A dozen years ago, the Rowan-Salisbury School System in Salisbury, North Carolina, put devices in the hands of 19,500 K-12 students. Learners in grades 3-12 brought the devices home every day. Almost immediately, an issue arose.
Despite every student having a device, a digital divide still existed.
About 65% of Rowan-Salisbury students were receiving free and reduced-price lunch, thanks in part to the textile industry — which once employed much of the community — moving overseas. When these students went home, poverty existed and access to the internet often didn’t.
In an effort to address the digital divide, the school system reached out to the community for solutions, said Andrew Smith, the district's assistant superintendent of transformation. The core question was how to get broadband access outside of school so students could use their devices to study, do research and complete homework.
“We said, ‘We can’t tackle this alone, we need community partners,’” Smith said. The district knew that its 1:1 computing initiative would go a long way toward improving literacy — but not until all students had connectivity even after they stepped off the school bus.
The partnerships and solutions took many forms, until they eventually provided Wi-Fi hotspots to students in both urban and rural areas of the community.
Here’s how Rowan-Salisbury Schools attacked the problem:
Business, community and church leaders were invited to a summit where the district laid out its literacy plan, explained its 1:1 initiative and asked for help. Nearly 500 people attended the meetings. District representatives explained how the digital divide impacts student achievement and asked those in attendance to help them address the access issues many students faced at home.
Superintendent Lynn Moody challenged those who operated businesses in the community to provide students with free internet access so they could stop by and do their homework. In return, the district would spotlight the businesses on its website and provide window clings identifying the locations as Wi-Fi hotspots for area students.
With a couple of solutions in place for urban students, the district turned to rural areas where students faced geographical internet poverty. The district approached faith-based groups and asked them to consider opening church doors to students after school.
Simultaneously, the district contacted an internet provider and a cable provider to collaborate on providing connectivity for the rural church buildings. Churches were asked to provide access to students two or three hours a week. It didn’t take long for some to agree to offer an hour or so every day. In some cases, having the students on site has provided churches with opportunities for new ministries and to provide meals.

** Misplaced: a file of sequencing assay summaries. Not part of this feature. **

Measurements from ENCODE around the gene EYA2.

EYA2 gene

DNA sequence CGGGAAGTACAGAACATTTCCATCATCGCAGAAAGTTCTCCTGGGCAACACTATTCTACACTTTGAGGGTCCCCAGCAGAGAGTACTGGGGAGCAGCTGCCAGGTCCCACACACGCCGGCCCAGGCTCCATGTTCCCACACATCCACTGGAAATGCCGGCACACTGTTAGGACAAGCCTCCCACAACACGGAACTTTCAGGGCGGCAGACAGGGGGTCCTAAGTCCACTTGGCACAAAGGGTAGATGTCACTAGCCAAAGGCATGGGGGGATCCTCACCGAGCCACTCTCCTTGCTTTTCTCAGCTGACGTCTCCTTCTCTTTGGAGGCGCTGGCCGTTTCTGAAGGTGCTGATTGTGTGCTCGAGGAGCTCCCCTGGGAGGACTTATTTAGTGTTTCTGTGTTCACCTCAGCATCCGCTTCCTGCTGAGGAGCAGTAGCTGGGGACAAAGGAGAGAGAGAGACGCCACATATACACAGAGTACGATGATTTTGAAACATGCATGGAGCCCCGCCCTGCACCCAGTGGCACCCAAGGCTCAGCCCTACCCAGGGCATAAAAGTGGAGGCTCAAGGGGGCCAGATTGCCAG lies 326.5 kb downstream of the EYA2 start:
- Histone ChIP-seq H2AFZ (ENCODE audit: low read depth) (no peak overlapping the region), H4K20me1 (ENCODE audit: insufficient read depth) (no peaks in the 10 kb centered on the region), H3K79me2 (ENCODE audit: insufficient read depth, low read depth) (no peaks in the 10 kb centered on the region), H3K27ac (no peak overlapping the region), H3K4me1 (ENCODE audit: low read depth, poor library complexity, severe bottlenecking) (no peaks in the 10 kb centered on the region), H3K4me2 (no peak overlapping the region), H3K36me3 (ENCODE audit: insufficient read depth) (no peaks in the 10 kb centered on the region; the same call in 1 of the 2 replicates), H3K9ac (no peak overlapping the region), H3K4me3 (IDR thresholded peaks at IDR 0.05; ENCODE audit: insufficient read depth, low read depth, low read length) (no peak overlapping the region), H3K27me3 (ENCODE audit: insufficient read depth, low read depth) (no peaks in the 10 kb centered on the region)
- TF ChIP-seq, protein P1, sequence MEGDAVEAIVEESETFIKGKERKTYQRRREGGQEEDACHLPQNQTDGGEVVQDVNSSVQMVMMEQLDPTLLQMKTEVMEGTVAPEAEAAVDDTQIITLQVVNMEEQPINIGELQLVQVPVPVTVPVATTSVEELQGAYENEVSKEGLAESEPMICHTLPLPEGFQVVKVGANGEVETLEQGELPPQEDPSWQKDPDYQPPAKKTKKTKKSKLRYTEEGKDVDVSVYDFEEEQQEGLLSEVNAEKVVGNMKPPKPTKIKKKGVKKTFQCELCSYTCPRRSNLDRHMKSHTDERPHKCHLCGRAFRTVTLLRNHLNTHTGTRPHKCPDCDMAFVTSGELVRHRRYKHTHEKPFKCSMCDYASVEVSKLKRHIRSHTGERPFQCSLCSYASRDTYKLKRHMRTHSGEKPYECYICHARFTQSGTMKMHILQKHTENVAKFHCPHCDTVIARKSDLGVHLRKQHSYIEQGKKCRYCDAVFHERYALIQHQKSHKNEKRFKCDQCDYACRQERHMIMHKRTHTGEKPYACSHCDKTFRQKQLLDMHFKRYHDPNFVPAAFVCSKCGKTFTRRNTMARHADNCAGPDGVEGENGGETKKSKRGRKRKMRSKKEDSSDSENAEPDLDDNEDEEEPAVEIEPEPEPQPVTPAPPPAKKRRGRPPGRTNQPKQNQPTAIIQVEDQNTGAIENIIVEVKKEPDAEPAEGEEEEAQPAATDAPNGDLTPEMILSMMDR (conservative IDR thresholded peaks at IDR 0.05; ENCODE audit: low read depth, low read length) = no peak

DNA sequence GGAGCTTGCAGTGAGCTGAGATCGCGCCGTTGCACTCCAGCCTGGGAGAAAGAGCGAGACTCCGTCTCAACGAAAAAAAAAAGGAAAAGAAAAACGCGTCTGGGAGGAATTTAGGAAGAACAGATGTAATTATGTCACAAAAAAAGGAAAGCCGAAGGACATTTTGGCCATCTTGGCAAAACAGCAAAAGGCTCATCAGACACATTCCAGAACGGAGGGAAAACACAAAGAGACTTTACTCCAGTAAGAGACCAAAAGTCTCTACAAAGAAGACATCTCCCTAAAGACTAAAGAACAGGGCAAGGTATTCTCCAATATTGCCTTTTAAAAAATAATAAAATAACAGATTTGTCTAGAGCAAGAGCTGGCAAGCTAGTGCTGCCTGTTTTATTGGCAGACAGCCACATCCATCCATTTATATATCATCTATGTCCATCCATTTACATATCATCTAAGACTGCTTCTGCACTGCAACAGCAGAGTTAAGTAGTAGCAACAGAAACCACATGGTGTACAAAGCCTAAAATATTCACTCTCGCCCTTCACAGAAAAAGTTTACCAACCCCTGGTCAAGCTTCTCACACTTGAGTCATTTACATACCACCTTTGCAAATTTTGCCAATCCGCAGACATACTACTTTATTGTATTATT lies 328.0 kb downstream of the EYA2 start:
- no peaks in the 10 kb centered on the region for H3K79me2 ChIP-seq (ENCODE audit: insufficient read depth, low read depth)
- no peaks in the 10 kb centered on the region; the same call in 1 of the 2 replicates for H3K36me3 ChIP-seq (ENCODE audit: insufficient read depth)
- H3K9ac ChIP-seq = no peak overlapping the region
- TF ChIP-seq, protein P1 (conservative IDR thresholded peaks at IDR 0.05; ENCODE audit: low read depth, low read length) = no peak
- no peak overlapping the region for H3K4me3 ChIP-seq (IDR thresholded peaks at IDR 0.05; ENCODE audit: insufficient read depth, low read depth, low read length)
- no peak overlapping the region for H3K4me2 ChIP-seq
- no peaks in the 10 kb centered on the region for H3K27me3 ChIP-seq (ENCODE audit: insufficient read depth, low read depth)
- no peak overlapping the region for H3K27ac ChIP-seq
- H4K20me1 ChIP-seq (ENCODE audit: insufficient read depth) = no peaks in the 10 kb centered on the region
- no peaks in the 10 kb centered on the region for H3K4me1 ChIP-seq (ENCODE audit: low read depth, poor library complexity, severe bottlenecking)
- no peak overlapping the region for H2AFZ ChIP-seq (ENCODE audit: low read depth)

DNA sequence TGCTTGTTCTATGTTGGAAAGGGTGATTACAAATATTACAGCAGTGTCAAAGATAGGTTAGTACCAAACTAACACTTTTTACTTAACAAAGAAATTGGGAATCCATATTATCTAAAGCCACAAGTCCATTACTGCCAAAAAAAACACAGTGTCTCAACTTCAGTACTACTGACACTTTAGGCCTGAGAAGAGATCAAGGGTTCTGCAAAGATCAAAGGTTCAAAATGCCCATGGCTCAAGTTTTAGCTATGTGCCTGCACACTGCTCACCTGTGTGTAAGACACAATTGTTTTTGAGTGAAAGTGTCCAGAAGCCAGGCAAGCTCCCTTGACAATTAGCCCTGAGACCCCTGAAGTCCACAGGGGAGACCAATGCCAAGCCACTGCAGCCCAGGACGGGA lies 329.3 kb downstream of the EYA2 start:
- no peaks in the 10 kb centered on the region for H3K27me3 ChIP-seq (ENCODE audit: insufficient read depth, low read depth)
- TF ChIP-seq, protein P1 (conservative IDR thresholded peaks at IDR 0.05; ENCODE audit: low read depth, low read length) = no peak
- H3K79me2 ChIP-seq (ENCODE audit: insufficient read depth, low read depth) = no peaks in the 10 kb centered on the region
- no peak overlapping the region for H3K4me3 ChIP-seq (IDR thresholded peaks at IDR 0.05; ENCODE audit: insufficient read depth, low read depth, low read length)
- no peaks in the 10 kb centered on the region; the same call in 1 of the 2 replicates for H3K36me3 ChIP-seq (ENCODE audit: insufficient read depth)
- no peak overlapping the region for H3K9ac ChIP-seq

The district adjusted library hours at schools, keeping them open later in the day so kids could do homework after school.
Teachers were trained to deal with classrooms where only half the students had internet access at home. Educators were asked to evaluate the efficacy of the homework they assigned to ensure it was valuable. They also learned about apps students could use at home that didn't require connectivity, and students were encouraged to download materials at school so they could work offline at home.
District officials asked vendors to offer digital resources that function offline. Whether a learning management system, a literacy program or a general digital content resource, vendors were told, “If you don’t have an offline function, we don’t want to talk to you.”
A wildly successful summer food program led to another innovative solution. The district’s nutrition department was serving 85,000 meals to students out of remodeled school buses parked throughout the community, which got Smith thinking. What if we fitted buses with a wireless hotspot and served dinner from the buses during the school year? The district now has four “Yum Yum” buses.
The mobile hotspots
Thanks to a generous donation and partnership with Community in Schools, the district was able to purchase 300 wireless routers that act as mobile Wi-Fi hotspots, along with monthly data plans. The majority of the 300 devices are given to the most impoverished students throughout the district for nightly use. A smaller subset of devices were given to each media center to be loaned to any student who may need them for occasional use.
“Some of the simplest solutions that you can implement tomorrow don’t take any money at all,” Smith said. “There’s no one solution that solves all of the problems. It becomes a mix of all solutions.”
Julie Phillips Randles is a freelance writer and editor with 30 years of experience writing about education policy, leadership, curriculum and edtech.
This is an updated version of an article published on the ISTE Blog on July 27, 2015.